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Posted 5 Aug 2018
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How to Set Up Environment for Angular 6 with .NET Core 2.1 and Visual Studio 2017

, 5 Aug 2018
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Setting Up Environment for Angular 6 in Visual Studio 2017 with ASP.NET Core 2.1

Introduction

This article is all about setting up environment for the most popular SPA (single page application) framework and platform, i.e., Angular. The intended audience for this article is beginners who want to learn Angular and are .NET developers. Since it is from the beginner’s perspective, I am starting with how to setup environment for Angular in Visual Studio 2017. Eventually, we will be going through all the features of Angular in a step by step manner. So please bear with me throughout the journey. :)

Background

Angular has evolved a lot since its introduction to the world from its starting version 1.x which then was called AngularJS where we had a simple JavaScript framework that provided developers to extend HTML DOM elements with additional attributes to perform user actions. Earlier, when we had to use AngularJS in any project, then we just had to refer to one JS file and we could easily use the features of AngularJS. Later on, Angular was launched with version 2 which was a complete architectural shift and different from AngularJS 1.x. Angular has been launched recently with a newer version 6 which inherits the same architecture as started with Angular 2 with additional features and functionalities.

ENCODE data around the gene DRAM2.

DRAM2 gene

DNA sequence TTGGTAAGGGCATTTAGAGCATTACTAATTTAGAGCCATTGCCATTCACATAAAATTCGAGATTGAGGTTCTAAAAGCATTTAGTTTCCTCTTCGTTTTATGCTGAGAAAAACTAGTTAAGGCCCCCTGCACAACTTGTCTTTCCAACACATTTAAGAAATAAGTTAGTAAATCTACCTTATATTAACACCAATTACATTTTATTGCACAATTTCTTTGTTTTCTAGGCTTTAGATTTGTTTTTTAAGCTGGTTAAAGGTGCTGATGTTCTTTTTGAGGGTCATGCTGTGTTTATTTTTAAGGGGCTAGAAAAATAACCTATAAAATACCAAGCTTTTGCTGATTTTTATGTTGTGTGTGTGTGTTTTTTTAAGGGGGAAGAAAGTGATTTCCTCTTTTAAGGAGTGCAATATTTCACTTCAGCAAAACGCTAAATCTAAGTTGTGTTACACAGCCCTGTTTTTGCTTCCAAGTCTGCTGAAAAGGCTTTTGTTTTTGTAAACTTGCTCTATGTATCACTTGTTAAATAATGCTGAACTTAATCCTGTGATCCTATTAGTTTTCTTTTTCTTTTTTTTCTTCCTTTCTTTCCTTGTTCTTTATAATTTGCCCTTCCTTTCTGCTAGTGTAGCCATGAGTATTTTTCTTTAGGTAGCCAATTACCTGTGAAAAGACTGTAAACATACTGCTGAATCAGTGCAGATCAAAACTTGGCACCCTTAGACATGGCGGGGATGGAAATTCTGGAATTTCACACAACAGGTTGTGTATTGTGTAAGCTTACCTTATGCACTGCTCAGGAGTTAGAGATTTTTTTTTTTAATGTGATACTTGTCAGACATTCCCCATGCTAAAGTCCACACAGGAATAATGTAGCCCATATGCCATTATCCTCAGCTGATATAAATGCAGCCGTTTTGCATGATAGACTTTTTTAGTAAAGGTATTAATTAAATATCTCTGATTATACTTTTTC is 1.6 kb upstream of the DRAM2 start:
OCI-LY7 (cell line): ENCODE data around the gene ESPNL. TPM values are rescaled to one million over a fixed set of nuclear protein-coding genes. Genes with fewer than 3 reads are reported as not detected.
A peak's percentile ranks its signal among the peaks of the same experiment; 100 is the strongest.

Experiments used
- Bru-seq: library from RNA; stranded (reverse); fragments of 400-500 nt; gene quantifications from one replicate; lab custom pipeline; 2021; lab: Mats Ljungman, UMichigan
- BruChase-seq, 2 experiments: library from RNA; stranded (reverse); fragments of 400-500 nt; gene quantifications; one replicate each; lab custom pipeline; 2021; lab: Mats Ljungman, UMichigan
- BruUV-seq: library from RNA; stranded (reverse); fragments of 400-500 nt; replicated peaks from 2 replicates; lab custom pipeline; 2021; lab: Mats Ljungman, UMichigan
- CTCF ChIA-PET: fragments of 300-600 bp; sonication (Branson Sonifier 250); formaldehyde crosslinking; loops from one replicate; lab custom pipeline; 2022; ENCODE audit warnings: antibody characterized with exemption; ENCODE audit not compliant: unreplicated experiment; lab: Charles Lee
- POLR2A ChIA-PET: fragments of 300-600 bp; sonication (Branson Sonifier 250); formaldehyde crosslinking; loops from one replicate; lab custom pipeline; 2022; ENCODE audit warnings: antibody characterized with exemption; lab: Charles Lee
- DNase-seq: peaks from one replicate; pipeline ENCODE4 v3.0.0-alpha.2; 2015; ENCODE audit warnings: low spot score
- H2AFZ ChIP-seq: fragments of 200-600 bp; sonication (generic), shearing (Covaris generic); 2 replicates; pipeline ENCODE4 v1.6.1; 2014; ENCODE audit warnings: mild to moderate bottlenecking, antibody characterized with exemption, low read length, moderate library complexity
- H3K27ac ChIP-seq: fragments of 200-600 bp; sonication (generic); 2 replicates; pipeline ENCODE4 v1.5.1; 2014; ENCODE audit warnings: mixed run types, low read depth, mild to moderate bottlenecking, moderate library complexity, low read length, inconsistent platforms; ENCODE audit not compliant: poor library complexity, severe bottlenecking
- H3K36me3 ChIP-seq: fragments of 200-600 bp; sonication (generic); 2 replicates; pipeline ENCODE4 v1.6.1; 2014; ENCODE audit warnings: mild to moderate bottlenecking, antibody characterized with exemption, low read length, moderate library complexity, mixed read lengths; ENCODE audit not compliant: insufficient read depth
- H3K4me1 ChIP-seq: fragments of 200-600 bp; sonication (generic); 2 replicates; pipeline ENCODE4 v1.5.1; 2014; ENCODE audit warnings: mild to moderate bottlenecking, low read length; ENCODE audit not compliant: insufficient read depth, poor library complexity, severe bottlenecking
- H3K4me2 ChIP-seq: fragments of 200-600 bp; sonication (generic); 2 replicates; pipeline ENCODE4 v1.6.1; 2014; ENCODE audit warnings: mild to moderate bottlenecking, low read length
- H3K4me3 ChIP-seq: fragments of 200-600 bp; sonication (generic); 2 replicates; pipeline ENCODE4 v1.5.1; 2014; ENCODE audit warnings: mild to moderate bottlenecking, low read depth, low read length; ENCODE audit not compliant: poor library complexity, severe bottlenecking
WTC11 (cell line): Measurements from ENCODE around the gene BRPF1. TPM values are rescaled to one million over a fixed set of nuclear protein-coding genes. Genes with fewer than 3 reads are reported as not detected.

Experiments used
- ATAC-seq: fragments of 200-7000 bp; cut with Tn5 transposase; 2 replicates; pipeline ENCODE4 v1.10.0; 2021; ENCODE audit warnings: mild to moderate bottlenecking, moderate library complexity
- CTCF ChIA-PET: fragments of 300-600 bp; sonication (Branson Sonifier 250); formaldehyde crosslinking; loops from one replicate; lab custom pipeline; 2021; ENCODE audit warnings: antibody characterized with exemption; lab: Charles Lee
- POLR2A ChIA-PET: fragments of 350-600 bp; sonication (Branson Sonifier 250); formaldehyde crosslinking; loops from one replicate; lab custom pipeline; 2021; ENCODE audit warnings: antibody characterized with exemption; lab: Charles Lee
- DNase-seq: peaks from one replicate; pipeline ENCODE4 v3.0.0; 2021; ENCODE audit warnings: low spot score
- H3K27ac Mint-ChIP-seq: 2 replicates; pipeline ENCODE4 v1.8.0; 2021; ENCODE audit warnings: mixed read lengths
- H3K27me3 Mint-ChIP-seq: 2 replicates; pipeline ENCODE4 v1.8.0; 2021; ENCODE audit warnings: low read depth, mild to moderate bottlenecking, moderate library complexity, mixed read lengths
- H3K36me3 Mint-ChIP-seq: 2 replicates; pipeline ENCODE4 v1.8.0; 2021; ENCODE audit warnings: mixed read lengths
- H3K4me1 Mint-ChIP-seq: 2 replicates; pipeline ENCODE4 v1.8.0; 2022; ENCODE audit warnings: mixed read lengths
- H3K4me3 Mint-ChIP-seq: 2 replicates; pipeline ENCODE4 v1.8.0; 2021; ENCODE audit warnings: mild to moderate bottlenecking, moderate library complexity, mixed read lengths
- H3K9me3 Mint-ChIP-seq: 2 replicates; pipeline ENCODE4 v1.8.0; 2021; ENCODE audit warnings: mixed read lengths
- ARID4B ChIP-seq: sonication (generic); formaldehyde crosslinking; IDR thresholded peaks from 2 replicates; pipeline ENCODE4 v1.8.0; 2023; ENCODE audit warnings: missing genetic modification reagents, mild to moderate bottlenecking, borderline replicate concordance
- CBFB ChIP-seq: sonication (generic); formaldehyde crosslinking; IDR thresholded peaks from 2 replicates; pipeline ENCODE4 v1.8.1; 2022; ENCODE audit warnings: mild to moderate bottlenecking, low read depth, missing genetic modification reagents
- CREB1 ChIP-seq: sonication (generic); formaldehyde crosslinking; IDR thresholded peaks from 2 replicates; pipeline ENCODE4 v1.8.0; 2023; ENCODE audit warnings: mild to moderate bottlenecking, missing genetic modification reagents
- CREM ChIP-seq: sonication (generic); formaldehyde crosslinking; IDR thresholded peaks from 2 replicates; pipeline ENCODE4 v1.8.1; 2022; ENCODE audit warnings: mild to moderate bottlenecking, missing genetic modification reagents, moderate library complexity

Now, we cannot use Angular just by referring one file to a project because of modularity which in fact, is good. So whatever module we want to use, we can import and use within that component.

 It requires a completely different setup to work. Especially when we are working with Visual Studio and ASP.NET Core. Let's proceed with steps to achieve our goal.

Setting Up

In this section, we are going to setup environment for Angular in Visual Studio 2017. Since Angular works well with ASP.NET Core which has already provided Middleware, Classes and Methods to cope up with SPA frameworks, I will be using the same. I have installed .Net Core SDK 2.1 as per the latest release. If you have already installed .NET Core SDK 2.0, then there is no need to install but it is better to upgrade.

A prerequisite is that you should have Node.js and Typescript installed on your machine to install packages for Angular and running later.

So, let’s begin with the first step which starts with creating a project in Visual Studio.

I am selecting Web API project here so that I get an empty project without Views or prior setup.

Try to build your solution before adding Angular 6 to make sure you have everything working fine and there are no issues with any dependencies.

Now, let’s add Angular 6 application to this project through Angular CLI. To do so, open command prompt and navigate to folder where you have your project created. In my case, I added to BookStore folder so here you can run your command to install angular cli.

npm install -g @angular/cli

After Angular CLI installation, now let's install Angular. Make sure when you run the command at the same place where you have your .csproj file.

ng new ClientApp

After command runs successfully, you will find your solution as below.

Using the Code

To successfully run our application, we need to make few changes in the C# code.

Add middleware to support SPA in .NET Core App. And to do that, open Startup.cs and register the SPA service that can provide static files to be served for a Single Page Application (SPA). So we add this to ConfigureServices method:

services.AddSpaStaticFiles(c =>
        {
            c.RootPath = "ClientApp/dist";
        });

c.RootPath = "ClientApp/dist" defines where your all static files will be dumped. Now the question arises: why do we need this path if we already have wwwroot which is meant to hold static files in .NET Core. This topic will be captured once we come to our final build and deployment step later in the series.

After this to support SPA files, .NET Core provides middleware and we have to add these in configure method: